Sometimes auto-correct is more annoying than it is useful (hyperbottomcheeks978 is a username, dear keyboard, and no I don't want to save it to my dictionary just to prevent you from nagging me about it for the remainder of this conversation). Fortunately for users of the Xposed framework, there is a new module out that will allow you to toggle auto-correct on and off just by double tapping on any text box.
Despite announcing that they would carry the LG G3 on the same day that the phone itself was revealed, AT&T still hasn't let slip any details about when the phone would land on the network. Radio silence ends today: The AT&T variant of the G3 will go on sale starting July 11th, this Friday, with pre-orders available tomorrow. The phone will bring the spanking new Android Wear-powered G Watch along with it.
Baby Time may not sound like something young bachelors everywhere need to install on their Android Wear devices, but it is. By default, these new watches wake up with the right gesture and are then eager for your touch (or anything else's). This app functions as a basic lockscreen that disables most input until it is turned off.
With Baby Time installed, parents can lift up their kid without worrying about the young'un dismissing messages or ordering rides.
Google's hot new item, Android Wear, is barely out of the box, but there's already a pretty big issue deserving of a place in our Bug Watch series. The initial rush of native Android Wear apps is starting to roll into the Play Store as developers get their hands dirty with the freshly released SDK. So far, most of these apps have been given away at no cost, but the few that have attempted to charge a fee have run into a wall.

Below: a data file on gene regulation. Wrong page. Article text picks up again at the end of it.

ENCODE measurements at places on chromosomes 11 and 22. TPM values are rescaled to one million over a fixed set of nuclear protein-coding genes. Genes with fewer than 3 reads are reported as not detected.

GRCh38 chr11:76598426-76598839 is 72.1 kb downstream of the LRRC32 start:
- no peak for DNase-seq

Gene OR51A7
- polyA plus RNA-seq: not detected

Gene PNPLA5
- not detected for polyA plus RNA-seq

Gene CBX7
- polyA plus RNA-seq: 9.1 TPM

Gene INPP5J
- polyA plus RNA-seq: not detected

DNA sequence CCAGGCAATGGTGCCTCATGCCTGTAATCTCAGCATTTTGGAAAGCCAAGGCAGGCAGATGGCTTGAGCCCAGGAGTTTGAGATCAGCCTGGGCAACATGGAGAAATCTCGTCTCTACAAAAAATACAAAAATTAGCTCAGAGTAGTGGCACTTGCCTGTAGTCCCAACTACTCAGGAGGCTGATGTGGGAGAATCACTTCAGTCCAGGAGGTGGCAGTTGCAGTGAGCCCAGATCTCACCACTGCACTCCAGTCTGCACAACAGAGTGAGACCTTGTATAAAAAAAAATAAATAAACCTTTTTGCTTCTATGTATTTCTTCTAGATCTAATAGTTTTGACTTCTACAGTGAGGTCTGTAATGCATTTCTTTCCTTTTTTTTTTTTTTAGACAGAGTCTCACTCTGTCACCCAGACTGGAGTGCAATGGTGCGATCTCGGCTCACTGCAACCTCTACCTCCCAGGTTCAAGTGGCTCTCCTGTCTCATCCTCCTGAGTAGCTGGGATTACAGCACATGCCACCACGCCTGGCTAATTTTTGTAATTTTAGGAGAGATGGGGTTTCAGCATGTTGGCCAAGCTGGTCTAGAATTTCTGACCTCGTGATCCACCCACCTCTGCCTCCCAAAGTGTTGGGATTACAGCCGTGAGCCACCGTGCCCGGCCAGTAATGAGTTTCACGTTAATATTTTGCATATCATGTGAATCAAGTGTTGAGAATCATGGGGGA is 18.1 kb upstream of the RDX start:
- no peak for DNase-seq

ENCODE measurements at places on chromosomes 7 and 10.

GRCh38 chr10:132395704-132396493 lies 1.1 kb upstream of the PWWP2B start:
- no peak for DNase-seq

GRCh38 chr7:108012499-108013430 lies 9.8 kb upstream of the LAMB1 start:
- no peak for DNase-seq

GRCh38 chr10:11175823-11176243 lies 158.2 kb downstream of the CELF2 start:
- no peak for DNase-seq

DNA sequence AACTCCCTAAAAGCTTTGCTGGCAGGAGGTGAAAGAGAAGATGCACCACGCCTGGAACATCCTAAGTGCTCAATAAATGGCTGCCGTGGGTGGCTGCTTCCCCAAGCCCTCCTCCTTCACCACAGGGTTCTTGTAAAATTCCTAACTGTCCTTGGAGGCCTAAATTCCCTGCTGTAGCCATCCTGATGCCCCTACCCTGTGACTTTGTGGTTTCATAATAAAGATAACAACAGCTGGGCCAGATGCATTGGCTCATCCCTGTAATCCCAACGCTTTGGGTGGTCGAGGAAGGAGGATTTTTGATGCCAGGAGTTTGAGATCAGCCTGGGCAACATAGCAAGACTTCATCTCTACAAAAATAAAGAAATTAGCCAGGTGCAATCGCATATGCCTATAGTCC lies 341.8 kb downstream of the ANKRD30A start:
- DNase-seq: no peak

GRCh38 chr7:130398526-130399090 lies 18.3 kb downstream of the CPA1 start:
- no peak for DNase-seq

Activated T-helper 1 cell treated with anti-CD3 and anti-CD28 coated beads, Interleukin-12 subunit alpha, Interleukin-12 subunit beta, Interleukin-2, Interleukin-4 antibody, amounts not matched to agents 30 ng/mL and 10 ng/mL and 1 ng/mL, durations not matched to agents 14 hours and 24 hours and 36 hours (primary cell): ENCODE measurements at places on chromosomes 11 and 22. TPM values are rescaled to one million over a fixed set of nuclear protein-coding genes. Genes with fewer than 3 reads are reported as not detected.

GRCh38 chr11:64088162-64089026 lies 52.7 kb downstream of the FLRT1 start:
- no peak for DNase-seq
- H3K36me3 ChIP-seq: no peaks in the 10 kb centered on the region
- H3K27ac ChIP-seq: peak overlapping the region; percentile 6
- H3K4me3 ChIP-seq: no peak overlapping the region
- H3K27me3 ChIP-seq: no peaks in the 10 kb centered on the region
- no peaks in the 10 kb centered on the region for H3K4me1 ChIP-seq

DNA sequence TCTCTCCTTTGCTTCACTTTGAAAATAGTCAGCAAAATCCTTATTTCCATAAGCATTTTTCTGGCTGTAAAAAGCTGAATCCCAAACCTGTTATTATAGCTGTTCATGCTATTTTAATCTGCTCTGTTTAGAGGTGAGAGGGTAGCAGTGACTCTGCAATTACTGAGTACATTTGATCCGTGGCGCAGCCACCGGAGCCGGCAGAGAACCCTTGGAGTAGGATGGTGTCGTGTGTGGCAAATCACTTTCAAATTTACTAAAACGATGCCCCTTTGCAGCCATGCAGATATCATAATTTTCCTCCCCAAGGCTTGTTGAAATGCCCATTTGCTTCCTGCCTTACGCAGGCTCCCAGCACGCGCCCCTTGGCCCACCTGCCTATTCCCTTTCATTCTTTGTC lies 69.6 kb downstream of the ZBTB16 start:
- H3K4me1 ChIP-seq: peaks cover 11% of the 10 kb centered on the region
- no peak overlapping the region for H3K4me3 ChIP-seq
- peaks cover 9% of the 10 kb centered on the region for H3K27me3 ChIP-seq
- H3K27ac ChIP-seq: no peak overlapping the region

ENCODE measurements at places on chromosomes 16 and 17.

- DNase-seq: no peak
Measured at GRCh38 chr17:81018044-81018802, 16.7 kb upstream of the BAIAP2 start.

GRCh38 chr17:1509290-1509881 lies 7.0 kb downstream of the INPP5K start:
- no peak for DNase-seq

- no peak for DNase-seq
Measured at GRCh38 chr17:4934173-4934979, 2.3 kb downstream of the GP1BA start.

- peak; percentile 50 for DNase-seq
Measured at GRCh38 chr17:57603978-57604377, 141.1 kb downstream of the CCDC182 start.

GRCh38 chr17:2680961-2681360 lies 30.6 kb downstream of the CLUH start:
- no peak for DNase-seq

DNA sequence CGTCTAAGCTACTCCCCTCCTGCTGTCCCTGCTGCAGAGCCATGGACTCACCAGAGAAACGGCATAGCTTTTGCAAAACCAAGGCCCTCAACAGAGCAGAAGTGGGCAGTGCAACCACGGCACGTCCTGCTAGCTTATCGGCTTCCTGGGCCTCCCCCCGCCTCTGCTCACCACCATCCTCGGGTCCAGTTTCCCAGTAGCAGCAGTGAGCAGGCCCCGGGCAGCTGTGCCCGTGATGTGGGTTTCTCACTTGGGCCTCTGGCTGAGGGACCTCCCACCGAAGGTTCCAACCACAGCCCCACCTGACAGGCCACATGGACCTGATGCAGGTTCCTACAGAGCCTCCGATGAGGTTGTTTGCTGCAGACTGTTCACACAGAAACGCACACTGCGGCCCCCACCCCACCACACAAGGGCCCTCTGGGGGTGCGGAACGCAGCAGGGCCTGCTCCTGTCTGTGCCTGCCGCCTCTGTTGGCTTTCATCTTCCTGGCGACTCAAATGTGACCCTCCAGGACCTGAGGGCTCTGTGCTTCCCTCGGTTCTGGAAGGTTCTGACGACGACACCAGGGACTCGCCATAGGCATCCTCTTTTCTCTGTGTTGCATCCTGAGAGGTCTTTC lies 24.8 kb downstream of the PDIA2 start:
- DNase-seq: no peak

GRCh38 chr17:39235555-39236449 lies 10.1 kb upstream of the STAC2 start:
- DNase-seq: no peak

Google has only posted official images of the Android L developer preview for the WiFi Nexus 7 and the Nexus 5, but Nexus 4 users want a piece of the action too. That's why folks on XDA have been burning the midnight oil to get Android L running on last year's Nexus. Beta 2 of the N4 port is now up, and it seems to have resolved the showstopper bugs from the first one.
Travelers passing through TSA checkpoints are sometimes asked to turn on electronic devices like laptops and phones, but that's about to be mandatory for passengers on direct flights to the US from certain overseas airports. This is part of the enhanced security measures recently ordered by Secretary of Homeland Security Jeh Johnson. If your phone (or some other device) doesn't turn on, you'll have to leave it behind.
Some of you have probably been coveting Google Shopping Express, the service which delivers groceries and other items from local retailers directly to your door on the same day, ever since it launched. But with an extremely limited rollout in only certain areas of San Francisco, Los Angeles, and New York City, it's not exactly widespread. A report in ReCode says that Google plans to spend a huge sum of money, as much as $500 million, to give the shopping service a true nationwide rollout, covering major urban areas from coast to coast.
A fair number of you have probably used the ridiculously simple (and bizarre) workaround to get Okay Google Everywhere working on your device without waiting for Google, but there's a catch. If you turn on the lock screen functionality, it makes your phone a little less secure.
There are some things that you don't need to do every day, yet are still important enough to warrant a reminder. You know, like vacuuming, or checking your stock portfolio, or reminding yourself to tweet about how incredibly important it is to bring Firefly back to television. Google's got your back: at some point they added an "occasionally" option to Google Now's built-in reminders, triggered when you tell Now to "remind me" to do something.